Doctor Isaac Wong > Blog > Hair Loss > Hair Loss & Effective Medically-Proven Treatments (A money-saving hack from a doctor)

Hair Loss & Effective Medically-Proven Treatments (A money-saving hack from a doctor)

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Hair loss has always intrigued me. I’ve always been fascinated by the aesthetic impact of one’s hair, ever since I became an aesthetic doctor. Pursuing this specific passion in hair loss, I’ve spoken in hair loss conventions in places like Singapore as well as Jakarta, penned several articles pertaining to the topic of hair loss and how it is treated in a variety of health magazines.

To me, the most important aspect of this is the profound effects that hair loss can have on a person’s psychological health. It pains me when I see a patient come to me that has spent thousands of dollars on speculative and non-evidence based treatments. Many of these patients paint the same story; they wished that they had went to doctors who had actual training in preventing and managing hair loss and not those who offered treatments without any medical basis. Hence, I decided to pen this article to dispel all myths and misinformation surrounding hair loss once and for all!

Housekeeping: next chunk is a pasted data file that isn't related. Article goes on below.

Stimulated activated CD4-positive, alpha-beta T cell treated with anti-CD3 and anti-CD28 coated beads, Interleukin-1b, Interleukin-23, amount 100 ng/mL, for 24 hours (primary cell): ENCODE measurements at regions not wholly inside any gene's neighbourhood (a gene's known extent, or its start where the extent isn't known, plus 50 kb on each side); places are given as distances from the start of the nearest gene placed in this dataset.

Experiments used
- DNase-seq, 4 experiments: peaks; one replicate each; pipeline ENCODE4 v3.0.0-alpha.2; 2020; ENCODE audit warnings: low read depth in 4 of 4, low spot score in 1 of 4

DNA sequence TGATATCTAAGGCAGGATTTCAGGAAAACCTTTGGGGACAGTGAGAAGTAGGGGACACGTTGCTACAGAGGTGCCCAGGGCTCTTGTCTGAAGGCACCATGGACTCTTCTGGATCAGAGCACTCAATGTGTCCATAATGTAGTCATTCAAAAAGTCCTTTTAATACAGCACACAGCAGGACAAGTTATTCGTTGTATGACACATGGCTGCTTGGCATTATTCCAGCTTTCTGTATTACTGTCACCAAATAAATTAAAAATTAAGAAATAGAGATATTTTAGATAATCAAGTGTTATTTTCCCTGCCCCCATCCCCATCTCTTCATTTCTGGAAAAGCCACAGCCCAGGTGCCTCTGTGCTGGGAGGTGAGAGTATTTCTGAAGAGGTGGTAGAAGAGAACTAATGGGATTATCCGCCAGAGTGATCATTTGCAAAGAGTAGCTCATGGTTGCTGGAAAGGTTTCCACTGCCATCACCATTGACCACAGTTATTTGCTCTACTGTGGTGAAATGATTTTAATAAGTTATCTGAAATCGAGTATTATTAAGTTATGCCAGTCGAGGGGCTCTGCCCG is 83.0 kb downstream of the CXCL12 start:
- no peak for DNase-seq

Firstly, what is hair loss?

Hair loss is an extremely complex condition and cannot be summed up in one simple paragraph. Firstly, lets touch on how hair loss, especially male pattern hair loss (androgenetic alopecia) can be so potentially damaging to one’s mental health. The next part of this article will focus on the common factors that contribute to female hair loss and various ways to treat and manage it.

My training stint with Maxwell Hair Clinic of Seoul (one of the top 3 hair clinics in South Korea)


After a hair transplant masters course by the American Academy of Aesthetic Medicine (AAAM) taught by Dr Akaki Tsilosani of Georgia


My first hair loss public forum in 2012

Let me guide you in discerning the false treatments from the real ones and hopefully save you a lot of your precious time and money!

Why are hair loss treatments so immensely popular?

Hair loss is perhaps one of the most tough to deal with conditions as it can affect someone in both their medical health as well as their overall aesthetics. This means that both one’s psychological well-being and one’s social standing can be deeply affected by this (evidence can be found in the studies listed below). Many of the predatory non-medical entities that claim to be hair loss treatment experts prey on this particular fear in order to siphon away your hard earned money.

So, how do we spot these misleading advertisements? They usually tend to fall into a few easily identifiable patterns – usually having a famous celebrity endorsing their business (this will easily cost a hefty 5 to 6 figure sum!), with before-after photos that show the miraculous results they’ve achieved with the photos taken from multiple different angles. Finally, when you do look closer at the fine print, there will inevitably be a statement that says “no medical studies or evidence that point to these methods working except for evidence based medical treatments”.